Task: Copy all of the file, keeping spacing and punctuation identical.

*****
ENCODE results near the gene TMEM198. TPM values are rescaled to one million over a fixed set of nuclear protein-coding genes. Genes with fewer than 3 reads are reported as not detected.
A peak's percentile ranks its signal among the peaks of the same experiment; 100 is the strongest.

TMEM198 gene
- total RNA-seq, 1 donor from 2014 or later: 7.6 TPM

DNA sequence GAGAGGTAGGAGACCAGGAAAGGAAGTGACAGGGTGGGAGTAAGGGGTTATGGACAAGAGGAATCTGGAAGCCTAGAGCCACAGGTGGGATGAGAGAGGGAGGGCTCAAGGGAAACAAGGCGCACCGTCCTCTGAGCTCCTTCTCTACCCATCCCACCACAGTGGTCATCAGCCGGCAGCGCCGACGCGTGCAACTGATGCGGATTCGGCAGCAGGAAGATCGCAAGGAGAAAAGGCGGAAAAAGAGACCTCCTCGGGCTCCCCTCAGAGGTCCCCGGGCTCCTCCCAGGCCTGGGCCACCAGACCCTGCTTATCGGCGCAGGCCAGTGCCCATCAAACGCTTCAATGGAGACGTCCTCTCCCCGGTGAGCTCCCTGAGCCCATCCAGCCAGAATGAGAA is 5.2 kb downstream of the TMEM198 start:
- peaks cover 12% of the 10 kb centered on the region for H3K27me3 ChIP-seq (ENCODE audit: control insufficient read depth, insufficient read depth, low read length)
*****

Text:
ENCODE results near the gene TMEM198. TPM values are rescaled to one million over a fixed set of nuclear protein-coding genes. Genes with fewer than 3 reads are reported as not detected.
A peak's percentile ranks its signal among the peaks of the same experiment; 100 is the strongest.

TMEM198 gene
- total RNA-seq, 1 donor from 2014 or later: 7.6 TPM

DNA sequence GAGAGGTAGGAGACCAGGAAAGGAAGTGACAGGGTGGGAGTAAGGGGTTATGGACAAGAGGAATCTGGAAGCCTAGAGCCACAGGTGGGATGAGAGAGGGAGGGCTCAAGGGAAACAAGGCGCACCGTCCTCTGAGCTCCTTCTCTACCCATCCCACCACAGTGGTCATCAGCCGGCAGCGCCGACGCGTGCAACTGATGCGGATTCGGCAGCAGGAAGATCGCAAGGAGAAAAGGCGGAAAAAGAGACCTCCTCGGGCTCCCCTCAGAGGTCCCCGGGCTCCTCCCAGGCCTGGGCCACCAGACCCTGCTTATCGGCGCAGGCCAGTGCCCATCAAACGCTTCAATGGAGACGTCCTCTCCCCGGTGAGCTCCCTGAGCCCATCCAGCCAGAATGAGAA is 5.2 kb downstream of the TMEM198 start:
- peaks cover 12% of the 10 kb centered on the region for H3K27me3 ChIP-seq (ENCODE audit: control insufficient read depth, insufficient read depth, low read length)